Career advice for a jack of all trades?
April 16, 2015 2:25 PM   Subscribe

I'm tired of my current job and I'm ready to move on. However, my job search is not going well because, although I have some qualifications for a number of fields, I've never worked for very long in any one field, so I basically lack sufficient experience for any of the positions I'm looking at. On top of which, I've never been able to muster enough interest or passion in any of the careers I've passed through to focus on one of them.

Ideally, I'd love a job that suited my dilettante-ish style, and required some familiarity with a broad range of subjects. The areas I'm strongest in include writing, building websites, graphic design, computer tech, and customer service/tech support. Is there any career that might encompass these skills, but that don't require heavy specialization in any one of them in order for me to be qualified?
posted by Enemy of Joy to Work & Money (11 answers total) 5 users marked this as a favorite
 
Have you looked into working at a digital agency? It's not all ad guys trying to sell widgets, they're doing full-service brand/web launches that can use all-rounders for mid-level guys, though you'd have to specialize eventually to move up in any direction.
posted by BlackLeotardFront at 3:04 PM on April 16, 2015 [1 favorite]


I have nothing to add other than the fact that I could have written this.

I have almost the exact same range of experiences under my belt (plus or minus a couple), and I'm also looking for a change. My best luck so far has been trying to use old fashioned networking to find something new. That said, it hasn't worked so far.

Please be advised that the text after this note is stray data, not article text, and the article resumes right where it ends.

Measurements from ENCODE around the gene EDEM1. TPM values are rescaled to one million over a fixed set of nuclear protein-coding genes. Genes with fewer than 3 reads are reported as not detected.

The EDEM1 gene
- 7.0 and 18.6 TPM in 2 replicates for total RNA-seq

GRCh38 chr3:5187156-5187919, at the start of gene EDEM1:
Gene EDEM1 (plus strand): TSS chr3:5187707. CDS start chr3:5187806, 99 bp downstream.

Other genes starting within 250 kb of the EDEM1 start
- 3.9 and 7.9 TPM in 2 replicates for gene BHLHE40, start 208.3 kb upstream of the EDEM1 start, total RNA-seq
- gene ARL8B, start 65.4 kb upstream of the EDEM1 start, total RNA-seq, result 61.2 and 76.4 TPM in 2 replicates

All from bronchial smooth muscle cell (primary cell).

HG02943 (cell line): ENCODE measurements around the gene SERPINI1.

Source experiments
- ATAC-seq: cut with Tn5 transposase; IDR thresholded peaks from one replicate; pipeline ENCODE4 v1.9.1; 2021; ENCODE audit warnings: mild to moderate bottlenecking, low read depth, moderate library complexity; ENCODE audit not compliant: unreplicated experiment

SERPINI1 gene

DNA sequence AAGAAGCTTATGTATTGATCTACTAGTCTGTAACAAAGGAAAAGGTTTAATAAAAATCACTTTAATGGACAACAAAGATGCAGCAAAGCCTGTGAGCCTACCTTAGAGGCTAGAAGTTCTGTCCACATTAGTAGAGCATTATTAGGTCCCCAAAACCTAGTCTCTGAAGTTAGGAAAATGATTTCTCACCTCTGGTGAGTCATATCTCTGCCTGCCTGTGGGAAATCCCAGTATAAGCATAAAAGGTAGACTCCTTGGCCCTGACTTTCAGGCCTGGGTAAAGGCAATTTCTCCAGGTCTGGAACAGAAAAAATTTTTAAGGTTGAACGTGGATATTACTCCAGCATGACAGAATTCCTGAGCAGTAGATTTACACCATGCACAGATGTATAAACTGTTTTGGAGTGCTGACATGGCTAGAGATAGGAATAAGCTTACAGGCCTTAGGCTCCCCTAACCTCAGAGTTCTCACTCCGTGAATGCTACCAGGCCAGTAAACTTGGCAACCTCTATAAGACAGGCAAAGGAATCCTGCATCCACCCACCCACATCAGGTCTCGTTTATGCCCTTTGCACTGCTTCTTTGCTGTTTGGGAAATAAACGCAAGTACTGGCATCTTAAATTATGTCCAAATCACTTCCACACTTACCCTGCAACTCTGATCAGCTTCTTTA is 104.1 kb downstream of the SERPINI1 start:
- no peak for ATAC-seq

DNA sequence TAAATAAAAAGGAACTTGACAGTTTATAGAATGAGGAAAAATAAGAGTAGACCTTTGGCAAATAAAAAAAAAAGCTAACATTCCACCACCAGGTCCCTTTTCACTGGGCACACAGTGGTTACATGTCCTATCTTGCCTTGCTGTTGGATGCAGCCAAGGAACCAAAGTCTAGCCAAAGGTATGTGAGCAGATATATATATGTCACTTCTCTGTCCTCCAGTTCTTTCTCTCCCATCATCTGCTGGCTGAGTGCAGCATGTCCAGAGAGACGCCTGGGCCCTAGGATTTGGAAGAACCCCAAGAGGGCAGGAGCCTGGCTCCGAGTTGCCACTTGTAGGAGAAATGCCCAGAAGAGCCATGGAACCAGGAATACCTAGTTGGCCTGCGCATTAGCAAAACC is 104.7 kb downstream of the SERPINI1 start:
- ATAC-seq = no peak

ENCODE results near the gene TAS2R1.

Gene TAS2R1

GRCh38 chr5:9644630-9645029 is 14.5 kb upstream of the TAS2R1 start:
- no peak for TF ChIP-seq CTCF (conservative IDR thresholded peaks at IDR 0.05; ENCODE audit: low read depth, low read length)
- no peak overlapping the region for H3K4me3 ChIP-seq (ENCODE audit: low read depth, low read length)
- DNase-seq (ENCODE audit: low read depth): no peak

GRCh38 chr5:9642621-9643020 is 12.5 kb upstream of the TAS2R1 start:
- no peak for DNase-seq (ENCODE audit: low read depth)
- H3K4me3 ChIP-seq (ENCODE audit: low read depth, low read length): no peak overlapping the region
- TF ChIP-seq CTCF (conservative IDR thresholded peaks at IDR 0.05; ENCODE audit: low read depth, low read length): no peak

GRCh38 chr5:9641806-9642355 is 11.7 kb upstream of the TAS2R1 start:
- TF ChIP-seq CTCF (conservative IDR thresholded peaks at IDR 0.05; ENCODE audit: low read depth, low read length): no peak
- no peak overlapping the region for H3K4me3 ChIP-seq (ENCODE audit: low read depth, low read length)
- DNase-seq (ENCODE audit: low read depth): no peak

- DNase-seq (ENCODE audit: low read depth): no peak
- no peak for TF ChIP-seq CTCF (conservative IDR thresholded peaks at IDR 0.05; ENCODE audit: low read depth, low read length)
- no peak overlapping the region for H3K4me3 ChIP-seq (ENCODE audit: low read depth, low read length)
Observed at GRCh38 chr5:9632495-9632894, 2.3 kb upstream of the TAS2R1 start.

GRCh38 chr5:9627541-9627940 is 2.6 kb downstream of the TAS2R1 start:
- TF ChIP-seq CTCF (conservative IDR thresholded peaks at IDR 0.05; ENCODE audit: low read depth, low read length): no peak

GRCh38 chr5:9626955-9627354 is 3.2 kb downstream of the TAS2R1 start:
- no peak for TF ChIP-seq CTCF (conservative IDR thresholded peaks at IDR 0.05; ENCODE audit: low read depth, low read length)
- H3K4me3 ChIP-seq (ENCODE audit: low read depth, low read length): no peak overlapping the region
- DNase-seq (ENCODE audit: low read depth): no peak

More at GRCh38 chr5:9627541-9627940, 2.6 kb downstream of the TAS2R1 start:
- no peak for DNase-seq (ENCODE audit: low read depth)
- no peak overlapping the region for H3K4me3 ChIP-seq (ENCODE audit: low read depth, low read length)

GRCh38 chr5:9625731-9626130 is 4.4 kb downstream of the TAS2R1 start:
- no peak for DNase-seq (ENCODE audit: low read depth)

My past two jobs have been with small outfits where my skill set has been incredibly useful (I feel like this sort of role becomes less common in large organizations). In my search thus far, I've had trouble looking for posted positions because nobody really advertises for the office jack-of-all-trades (master of none). I have felt like relying on people that know my work and how I would fit into their office may be my best bet. It's slow going though.
posted by Mr. Science at 3:12 PM on April 16, 2015


Yeah, the job I'm at now is at a small (14 person) company, and I initially thought it would be a good place for me for that reason. Unfortunately, they have zero interest in taking advantage of my skills outside of the position. Maybe I need to find another small company that does need what I have to offer.
posted by Enemy of Joy at 3:32 PM on April 16, 2015


Business analyst for a web development shop? You are kind of like the middleman between the client who wants a website and the project team who organizes the developers and builds it. Your job is to tell when a feature is hard vs. easy to implement, say when something is way out of scope for the contracted number of hours, bring up any unforeseen dependencies (like if feature A is incompatible with feature B or depends on feature C which is isn't in the budget yet), and do general research about related technologies. A friend of mine found such a job by searching for "exciting" and "analyst" together in postings on Indeed.com.
posted by danceswithlight at 4:30 PM on April 16, 2015